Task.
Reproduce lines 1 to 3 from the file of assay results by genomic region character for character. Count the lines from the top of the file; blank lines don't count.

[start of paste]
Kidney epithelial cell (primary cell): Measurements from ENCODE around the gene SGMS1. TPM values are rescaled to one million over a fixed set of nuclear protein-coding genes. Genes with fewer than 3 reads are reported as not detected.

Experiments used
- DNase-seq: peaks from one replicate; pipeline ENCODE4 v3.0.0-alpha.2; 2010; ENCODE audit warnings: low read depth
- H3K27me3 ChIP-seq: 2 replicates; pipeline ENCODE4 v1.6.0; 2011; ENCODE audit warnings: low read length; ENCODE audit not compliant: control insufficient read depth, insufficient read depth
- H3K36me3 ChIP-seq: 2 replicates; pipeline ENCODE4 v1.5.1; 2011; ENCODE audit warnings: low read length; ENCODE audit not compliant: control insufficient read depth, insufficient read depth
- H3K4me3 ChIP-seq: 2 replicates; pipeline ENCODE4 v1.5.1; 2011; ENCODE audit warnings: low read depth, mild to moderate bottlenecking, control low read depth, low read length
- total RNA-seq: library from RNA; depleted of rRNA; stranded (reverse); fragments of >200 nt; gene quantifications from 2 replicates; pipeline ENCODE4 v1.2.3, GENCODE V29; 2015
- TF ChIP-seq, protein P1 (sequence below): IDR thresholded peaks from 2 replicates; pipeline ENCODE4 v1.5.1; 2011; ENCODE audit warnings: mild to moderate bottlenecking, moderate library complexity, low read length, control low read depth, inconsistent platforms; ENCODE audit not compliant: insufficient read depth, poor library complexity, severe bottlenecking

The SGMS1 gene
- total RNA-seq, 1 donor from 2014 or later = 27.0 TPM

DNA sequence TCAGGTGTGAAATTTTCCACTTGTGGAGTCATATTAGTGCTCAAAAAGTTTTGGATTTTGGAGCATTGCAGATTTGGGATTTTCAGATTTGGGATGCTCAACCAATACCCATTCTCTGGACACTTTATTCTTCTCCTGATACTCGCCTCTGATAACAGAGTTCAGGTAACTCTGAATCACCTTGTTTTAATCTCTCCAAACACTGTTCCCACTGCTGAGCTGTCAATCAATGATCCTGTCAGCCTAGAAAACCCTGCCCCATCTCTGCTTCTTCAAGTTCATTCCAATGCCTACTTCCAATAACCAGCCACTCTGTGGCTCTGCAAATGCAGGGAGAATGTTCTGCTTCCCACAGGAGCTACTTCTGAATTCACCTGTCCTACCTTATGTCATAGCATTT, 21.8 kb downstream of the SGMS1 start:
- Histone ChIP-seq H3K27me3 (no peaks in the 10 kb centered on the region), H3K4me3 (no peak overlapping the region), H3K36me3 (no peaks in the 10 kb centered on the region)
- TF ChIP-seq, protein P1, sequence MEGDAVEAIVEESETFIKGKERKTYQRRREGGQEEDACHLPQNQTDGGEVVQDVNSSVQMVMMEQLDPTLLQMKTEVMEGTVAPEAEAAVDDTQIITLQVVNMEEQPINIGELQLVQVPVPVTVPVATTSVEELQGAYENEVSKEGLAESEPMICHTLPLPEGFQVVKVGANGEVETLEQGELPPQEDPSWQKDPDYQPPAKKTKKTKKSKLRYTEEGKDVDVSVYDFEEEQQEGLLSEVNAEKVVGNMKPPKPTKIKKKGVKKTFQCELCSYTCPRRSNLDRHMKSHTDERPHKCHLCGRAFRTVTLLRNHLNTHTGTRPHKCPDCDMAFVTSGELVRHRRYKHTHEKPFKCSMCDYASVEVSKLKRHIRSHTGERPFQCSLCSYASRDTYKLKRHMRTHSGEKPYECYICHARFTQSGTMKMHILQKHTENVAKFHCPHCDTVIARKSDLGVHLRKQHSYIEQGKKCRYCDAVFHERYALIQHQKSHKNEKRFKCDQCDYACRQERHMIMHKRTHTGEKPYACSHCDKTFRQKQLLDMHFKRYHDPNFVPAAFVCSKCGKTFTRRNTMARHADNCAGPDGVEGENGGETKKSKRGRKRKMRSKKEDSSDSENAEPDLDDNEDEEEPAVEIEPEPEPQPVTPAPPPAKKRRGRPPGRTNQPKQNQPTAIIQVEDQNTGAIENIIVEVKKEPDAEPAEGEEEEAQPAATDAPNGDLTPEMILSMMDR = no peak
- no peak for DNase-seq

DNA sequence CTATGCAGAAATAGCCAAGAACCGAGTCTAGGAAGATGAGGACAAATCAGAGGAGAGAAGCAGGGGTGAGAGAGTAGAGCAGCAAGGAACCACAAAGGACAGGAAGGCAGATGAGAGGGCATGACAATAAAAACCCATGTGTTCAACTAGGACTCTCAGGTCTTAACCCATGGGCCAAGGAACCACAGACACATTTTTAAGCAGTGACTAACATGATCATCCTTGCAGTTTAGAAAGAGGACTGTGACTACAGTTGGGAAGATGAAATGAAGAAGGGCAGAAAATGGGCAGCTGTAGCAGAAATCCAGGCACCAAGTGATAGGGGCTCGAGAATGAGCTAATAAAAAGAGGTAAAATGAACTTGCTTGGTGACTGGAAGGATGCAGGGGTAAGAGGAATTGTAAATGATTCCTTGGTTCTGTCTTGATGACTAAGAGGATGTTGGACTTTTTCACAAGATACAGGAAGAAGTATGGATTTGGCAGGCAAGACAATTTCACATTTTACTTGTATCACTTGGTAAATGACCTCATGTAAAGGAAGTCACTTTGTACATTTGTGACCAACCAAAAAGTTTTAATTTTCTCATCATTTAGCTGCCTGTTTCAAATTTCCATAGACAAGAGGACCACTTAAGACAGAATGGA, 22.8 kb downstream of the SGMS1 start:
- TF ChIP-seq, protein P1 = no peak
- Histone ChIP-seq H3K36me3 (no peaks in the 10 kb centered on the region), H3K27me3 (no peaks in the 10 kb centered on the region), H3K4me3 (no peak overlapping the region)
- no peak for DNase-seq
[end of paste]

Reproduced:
Kidney epithelial cell (primary cell): Measurements from ENCODE around the gene SGMS1. TPM values are rescaled to one million over a fixed set of nuclear protein-coding genes. Genes with fewer than 3 reads are reported as not detected.

Experiments used
- DNase-seq: peaks from one replicate; pipeline ENCODE4 v3.0.0-alpha.2; 2010; ENCODE audit warnings: low read depth